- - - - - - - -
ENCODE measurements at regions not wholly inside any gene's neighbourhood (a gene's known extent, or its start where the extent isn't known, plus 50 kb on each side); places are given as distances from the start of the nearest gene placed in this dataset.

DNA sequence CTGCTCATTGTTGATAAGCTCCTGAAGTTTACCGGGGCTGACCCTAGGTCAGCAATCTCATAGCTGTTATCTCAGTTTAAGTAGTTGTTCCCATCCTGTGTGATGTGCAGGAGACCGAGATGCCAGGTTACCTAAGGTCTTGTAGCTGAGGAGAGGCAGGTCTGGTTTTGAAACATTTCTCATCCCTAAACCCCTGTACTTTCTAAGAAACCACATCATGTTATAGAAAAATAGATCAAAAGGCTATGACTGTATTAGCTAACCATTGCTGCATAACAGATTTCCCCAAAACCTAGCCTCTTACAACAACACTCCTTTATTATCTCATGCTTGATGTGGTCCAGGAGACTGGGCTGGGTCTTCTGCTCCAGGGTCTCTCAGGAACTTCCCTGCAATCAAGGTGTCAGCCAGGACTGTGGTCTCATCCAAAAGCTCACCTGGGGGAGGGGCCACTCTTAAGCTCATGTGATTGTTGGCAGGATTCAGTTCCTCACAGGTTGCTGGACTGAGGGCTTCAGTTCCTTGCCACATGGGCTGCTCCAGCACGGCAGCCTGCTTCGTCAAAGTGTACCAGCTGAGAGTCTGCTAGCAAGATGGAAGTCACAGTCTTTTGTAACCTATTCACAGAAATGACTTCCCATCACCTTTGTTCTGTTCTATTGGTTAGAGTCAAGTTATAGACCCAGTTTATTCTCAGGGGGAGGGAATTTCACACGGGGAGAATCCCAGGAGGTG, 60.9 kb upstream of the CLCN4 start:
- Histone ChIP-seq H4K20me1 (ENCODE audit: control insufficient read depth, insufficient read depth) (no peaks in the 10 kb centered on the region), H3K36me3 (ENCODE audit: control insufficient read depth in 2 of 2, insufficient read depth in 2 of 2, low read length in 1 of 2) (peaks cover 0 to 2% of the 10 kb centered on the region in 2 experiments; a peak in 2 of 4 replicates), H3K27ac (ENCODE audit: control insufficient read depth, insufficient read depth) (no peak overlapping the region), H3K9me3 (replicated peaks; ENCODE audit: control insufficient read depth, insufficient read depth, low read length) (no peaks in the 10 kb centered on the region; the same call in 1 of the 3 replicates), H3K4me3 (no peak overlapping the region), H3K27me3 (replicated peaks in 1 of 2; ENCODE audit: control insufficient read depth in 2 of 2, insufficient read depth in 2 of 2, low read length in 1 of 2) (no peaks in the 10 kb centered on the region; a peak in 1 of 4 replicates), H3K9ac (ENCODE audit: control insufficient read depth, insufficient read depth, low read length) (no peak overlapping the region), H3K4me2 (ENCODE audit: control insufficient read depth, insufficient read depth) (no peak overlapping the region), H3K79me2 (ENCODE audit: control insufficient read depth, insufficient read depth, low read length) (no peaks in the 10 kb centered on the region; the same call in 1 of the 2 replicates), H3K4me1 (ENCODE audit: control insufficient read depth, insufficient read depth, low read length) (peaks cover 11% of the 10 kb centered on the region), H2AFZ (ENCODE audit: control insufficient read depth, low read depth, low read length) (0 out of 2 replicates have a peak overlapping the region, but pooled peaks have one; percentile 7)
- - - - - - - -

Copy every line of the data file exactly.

ENCODE measurements at regions not wholly inside any gene's neighbourhood (a gene's known extent, or its start where the extent isn't known, plus 50 kb on each side); places are given as distances from the start of the nearest gene placed in this dataset.

DNA sequence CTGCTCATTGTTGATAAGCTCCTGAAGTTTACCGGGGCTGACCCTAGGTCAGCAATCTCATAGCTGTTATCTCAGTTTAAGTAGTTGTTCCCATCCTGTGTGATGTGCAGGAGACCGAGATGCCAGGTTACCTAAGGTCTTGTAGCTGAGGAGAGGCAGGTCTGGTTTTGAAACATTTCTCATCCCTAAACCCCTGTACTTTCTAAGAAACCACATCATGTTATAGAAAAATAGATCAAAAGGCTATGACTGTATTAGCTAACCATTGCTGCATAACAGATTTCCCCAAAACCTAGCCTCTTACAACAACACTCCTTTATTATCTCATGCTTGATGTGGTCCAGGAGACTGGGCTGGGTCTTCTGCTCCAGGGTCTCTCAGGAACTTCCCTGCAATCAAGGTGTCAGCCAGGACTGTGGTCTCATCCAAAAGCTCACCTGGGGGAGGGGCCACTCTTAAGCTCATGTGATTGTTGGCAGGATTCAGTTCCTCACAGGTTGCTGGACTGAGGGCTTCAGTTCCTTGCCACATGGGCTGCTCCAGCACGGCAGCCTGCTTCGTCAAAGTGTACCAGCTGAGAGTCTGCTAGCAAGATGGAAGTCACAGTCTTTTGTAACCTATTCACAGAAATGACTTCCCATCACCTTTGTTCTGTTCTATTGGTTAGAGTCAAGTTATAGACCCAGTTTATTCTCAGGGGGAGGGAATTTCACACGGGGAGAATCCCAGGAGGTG, 60.9 kb upstream of the CLCN4 start:
- Histone ChIP-seq H4K20me1 (ENCODE audit: control insufficient read depth, insufficient read depth) (no peaks in the 10 kb centered on the region), H3K36me3 (ENCODE audit: control insufficient read depth in 2 of 2, insufficient read depth in 2 of 2, low read length in 1 of 2) (peaks cover 0 to 2% of the 10 kb centered on the region in 2 experiments; a peak in 2 of 4 replicates), H3K27ac (ENCODE audit: control insufficient read depth, insufficient read depth) (no peak overlapping the region), H3K9me3 (replicated peaks; ENCODE audit: control insufficient read depth, insufficient read depth, low read length) (no peaks in the 10 kb centered on the region; the same call in 1 of the 3 replicates), H3K4me3 (no peak overlapping the region), H3K27me3 (replicated peaks in 1 of 2; ENCODE audit: control insufficient read depth in 2 of 2, insufficient read depth in 2 of 2, low read length in 1 of 2) (no peaks in the 10 kb centered on the region; a peak in 1 of 4 replicates), H3K9ac (ENCODE audit: control insufficient read depth, insufficient read depth, low read length) (no peak overlapping the region), H3K4me2 (ENCODE audit: control insufficient read depth, insufficient read depth) (no peak overlapping the region), H3K79me2 (ENCODE audit: control insufficient read depth, insufficient read depth, low read length) (no peaks in the 10 kb centered on the region; the same call in 1 of the 2 replicates), H3K4me1 (ENCODE audit: control insufficient read depth, insufficient read depth, low read length) (peaks cover 11% of the 10 kb centered on the region), H2AFZ (ENCODE audit: control insufficient read depth, low read depth, low read length) (0 out of 2 replicates have a peak overlapping the region, but pooled peaks have one; percentile 7)